5 tips for a sound compensation system
Compensation, as an integral part of human resource management, supports the organization’s basic strategy, objectives, and values.
A sound compensation system is composed of programs and practices that help make pay decisions and resolve pay problems in an effective and efficient manner, providing employees with precise information on what is considered important, efficient and well performing.
In a nutshell, the compensation system links to employee performance and career development, and when implemented appropriately, it generates a series of benefits both for the organization and the employees such as motivation and a low retention risk.
Here are five basic steps towards an efficient compensation system:
Tip no. 1 – Simplify global compensation practices
Reducing the complexity of the reward system should be a top priority for all organizations, and hence to you. Any company engaged in a wide range of rewards programs through traditional methods such as spreadsheets can testify the complexity of the process.
Modern solutions for planning, evaluation and adjustment of rewards have the advantage of reducing the complexity of the process and improve data visibility by centralizing and simplifying some of the most difficult tasks such as approvals or management by exception events.
Implementing a software solution is not always enough to be successful in terms of rewards. It primarly requires a fundamental change in the mentality of the organization’s management and HR specialists. The most important step in this direction is perhaps to examine the possibility of reducing the total number of reward plans.
A flexible and configurable solution allows defining basic reward plans (eg, a plan for each division or geographical unit) and adding unique rules or variables (employee benefits) for specific groups or business units, up to individual level. By reducing the total number of plans and by using a rewards system that allows defining or changing elements of the plan, the amount of resources and time spent in managing rewards can be significantly reduced.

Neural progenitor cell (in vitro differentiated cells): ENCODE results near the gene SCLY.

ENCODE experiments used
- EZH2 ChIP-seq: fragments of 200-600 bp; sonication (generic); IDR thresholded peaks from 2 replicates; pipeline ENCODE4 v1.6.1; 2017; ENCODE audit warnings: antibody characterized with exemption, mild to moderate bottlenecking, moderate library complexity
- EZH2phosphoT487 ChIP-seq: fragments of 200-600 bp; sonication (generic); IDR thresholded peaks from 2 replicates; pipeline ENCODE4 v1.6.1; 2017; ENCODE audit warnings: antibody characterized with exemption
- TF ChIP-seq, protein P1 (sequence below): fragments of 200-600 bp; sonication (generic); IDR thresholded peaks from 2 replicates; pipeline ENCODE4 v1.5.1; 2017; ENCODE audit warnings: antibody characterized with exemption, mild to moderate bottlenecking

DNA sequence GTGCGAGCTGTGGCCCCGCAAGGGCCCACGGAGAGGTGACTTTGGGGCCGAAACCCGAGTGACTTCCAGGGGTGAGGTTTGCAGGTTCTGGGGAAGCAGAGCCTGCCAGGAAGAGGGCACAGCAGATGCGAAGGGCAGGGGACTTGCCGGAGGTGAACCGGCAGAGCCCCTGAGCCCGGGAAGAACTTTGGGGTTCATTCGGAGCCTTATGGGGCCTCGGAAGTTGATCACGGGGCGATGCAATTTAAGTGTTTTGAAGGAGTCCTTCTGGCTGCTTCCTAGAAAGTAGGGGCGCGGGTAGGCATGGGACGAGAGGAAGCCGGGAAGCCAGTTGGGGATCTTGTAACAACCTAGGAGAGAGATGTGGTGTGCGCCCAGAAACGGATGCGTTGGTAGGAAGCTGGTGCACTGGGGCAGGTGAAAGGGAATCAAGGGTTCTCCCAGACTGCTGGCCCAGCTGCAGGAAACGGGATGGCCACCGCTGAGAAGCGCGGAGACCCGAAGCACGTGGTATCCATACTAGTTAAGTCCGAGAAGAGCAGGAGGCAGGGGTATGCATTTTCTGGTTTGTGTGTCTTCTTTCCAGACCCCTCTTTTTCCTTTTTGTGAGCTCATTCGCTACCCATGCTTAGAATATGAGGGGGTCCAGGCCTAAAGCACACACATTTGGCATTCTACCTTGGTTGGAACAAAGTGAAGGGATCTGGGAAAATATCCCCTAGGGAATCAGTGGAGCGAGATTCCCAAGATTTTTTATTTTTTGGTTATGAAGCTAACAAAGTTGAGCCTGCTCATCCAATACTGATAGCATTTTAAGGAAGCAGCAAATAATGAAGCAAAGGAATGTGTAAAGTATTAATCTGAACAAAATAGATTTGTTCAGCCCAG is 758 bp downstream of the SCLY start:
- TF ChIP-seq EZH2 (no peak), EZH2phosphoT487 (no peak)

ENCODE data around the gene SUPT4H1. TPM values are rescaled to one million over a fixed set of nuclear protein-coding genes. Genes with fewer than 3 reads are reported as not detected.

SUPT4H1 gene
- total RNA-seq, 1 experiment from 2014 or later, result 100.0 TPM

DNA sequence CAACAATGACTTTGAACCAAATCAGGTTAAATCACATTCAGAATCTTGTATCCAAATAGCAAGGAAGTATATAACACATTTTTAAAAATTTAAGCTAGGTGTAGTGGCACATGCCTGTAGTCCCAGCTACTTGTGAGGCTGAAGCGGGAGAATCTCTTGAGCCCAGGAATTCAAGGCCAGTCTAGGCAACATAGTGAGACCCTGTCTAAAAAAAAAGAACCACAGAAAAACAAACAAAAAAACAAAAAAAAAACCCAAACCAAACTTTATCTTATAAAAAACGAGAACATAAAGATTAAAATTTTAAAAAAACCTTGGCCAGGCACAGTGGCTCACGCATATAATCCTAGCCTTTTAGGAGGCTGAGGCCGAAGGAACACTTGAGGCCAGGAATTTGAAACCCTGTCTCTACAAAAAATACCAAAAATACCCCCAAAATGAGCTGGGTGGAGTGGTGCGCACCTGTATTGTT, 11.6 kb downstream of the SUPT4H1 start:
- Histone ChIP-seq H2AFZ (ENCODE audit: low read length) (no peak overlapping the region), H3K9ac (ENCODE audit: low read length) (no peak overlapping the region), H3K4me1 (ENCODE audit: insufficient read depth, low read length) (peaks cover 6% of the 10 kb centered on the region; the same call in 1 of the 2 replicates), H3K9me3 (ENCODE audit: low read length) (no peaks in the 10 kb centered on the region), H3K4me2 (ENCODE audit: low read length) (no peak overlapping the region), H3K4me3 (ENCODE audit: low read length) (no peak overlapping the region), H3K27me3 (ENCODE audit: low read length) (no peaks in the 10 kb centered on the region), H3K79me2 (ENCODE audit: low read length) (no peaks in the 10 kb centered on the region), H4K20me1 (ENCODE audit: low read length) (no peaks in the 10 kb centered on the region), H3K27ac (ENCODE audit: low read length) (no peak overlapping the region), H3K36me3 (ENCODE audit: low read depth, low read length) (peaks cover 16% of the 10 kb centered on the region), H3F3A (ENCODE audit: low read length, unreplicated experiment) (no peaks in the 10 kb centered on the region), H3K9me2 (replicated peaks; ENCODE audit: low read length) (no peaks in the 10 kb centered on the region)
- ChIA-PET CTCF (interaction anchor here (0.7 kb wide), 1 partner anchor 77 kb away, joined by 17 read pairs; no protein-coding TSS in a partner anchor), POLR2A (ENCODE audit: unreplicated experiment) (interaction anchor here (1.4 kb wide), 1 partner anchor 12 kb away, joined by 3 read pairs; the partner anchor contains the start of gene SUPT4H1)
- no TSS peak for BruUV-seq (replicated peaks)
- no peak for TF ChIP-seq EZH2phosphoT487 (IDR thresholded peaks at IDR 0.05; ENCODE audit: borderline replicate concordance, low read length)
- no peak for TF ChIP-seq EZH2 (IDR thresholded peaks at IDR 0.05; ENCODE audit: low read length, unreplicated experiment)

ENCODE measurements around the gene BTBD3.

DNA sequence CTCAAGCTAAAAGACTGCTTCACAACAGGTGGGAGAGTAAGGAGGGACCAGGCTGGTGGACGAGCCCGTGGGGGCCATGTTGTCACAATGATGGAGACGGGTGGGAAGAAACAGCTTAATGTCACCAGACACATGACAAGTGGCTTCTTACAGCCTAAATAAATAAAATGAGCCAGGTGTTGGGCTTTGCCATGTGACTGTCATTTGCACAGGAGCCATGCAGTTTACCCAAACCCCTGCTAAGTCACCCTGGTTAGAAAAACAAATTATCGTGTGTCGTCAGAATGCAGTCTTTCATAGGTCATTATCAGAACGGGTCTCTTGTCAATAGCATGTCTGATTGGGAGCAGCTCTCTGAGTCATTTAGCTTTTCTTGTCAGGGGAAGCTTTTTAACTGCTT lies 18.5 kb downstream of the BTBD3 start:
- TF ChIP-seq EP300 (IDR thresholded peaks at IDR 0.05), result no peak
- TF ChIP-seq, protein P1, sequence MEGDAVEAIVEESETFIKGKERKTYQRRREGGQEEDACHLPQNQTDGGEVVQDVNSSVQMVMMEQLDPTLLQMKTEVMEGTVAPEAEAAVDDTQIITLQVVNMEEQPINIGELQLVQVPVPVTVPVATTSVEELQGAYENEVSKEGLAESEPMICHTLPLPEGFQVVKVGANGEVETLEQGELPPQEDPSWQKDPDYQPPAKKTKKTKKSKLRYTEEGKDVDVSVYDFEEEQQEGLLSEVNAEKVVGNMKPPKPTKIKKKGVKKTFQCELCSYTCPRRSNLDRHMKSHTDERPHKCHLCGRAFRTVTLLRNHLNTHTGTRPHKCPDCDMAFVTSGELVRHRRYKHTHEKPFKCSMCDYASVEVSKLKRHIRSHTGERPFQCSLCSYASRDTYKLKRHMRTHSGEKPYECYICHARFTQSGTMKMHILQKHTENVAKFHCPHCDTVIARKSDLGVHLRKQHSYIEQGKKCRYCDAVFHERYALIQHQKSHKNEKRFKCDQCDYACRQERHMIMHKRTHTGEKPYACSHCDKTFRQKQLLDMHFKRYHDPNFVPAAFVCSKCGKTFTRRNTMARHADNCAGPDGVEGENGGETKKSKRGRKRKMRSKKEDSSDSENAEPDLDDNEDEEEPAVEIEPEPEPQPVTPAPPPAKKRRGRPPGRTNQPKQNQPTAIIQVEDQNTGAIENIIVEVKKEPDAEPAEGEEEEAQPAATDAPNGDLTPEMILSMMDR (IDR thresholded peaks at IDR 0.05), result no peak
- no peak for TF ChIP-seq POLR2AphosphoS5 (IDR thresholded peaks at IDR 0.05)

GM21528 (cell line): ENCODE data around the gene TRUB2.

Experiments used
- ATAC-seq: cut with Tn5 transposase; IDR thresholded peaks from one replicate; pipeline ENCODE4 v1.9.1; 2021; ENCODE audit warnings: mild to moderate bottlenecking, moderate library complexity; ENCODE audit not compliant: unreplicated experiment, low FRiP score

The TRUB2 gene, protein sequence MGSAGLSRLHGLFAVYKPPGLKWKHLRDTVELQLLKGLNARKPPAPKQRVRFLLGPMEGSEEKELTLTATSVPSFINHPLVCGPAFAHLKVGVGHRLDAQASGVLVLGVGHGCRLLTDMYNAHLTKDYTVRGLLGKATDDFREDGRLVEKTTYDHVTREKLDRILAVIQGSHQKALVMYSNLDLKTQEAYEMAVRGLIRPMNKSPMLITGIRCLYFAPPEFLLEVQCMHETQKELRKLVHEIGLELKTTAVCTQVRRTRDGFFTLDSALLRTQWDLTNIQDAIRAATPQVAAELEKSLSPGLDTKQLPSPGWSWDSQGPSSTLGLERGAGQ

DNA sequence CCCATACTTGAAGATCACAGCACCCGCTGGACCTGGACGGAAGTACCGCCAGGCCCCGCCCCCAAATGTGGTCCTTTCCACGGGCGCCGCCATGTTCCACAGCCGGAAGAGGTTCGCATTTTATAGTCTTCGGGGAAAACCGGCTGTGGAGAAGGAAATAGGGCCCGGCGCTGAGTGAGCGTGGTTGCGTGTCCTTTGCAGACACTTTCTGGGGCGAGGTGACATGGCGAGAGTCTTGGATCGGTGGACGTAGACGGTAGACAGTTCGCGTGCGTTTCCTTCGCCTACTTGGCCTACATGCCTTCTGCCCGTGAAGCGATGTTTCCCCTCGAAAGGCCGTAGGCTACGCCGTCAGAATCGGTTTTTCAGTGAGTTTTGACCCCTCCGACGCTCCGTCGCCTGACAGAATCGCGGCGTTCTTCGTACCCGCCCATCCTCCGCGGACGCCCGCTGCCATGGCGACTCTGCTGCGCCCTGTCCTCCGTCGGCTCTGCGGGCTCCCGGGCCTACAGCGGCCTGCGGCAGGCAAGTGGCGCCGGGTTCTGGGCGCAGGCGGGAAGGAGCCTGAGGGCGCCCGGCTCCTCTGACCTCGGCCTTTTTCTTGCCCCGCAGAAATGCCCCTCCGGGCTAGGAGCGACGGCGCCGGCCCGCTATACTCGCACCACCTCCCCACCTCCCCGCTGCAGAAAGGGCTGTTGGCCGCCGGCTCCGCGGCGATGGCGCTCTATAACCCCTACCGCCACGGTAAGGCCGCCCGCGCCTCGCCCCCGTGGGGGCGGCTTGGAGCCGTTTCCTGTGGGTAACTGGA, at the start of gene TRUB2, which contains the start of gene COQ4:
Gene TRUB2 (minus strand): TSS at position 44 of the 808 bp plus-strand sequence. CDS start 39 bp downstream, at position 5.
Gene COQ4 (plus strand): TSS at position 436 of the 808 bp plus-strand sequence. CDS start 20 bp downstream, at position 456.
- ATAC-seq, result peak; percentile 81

Tip no.2 – Get a fresh perspective on decision making
As long as the performance evaluation system does not play a crucial role in compensation planning, HR specialists are unable to make completely accurate decisions regardin the reward system. Managers are thus likely to make biased decisions, either because of lack of time or inconsistent information.
Any company can improve decisional flows by using planning and forecasting tools (both analytical and transactional). These must enable managers to access, create, modify, update and change dashboards, metric and indicators. Moreover, the solutions implemented must be user friendly, so that non technical employees may ensure a fast acceptance and adoption of the systems.
Tip no. 3 – Align rewards and performances
Programs that link employee rewards - salary increases, bonuses, long term incentives – to performance and individual goals prove to be very effective in achieving real performances. The concept of pay-for-performance (P4P) involves developing an organizational culture that can connect directly employees rewards with their performance.
Basically, the challenge is to effectively align employee goals with organizational objectives, automate performance management and link them to complex reward policies throughout the organization. The ideal HR platform shall cover these four main areas - since it facilitates cross-functional reporting, eliminates technical problems and high costs of integrating and managing disparate systems.
Tip no. 4 – Get high visibility on global reward plans, but adapt them to the local action plan
Most companies lack an integrated overview of the reward practices The use of widespread sheets or obsolete computing systems prevent companies from getting a clear picture of the reward system at global level.
Using an integrated planning tool is a viable way for companies who want effective reward systems; however, it is common knowledge that some groups, divisions, regions or geographical areas might still need unique requirements. Adapting to the local action plan, therefore, is subject to the central reward planning system’s capacity to support unique workflows (approval) and reward cycles (birthday, anniversary, other), on divisions or geographic areas, but which can easily adapt to existing organizational hierarchies.
Tip no. 5 – Streamline the reward approval flows
Once the reward plans have been configured, the new policies (business rules) are applicable to employees. Managers should review the proposed salary adjustments, to compare them with market standards or market data and salary surveys, to adjust them as needed, and approve the final reward plans.
The process described above is relatively simple, but in reality, it can be quite difficult for organizations with complex hierarchies and reporting structures to complete. To sum up, a reward planning system should reflect the organization hierarchy, but be flexible enough to support complex organizational requirements or future changes.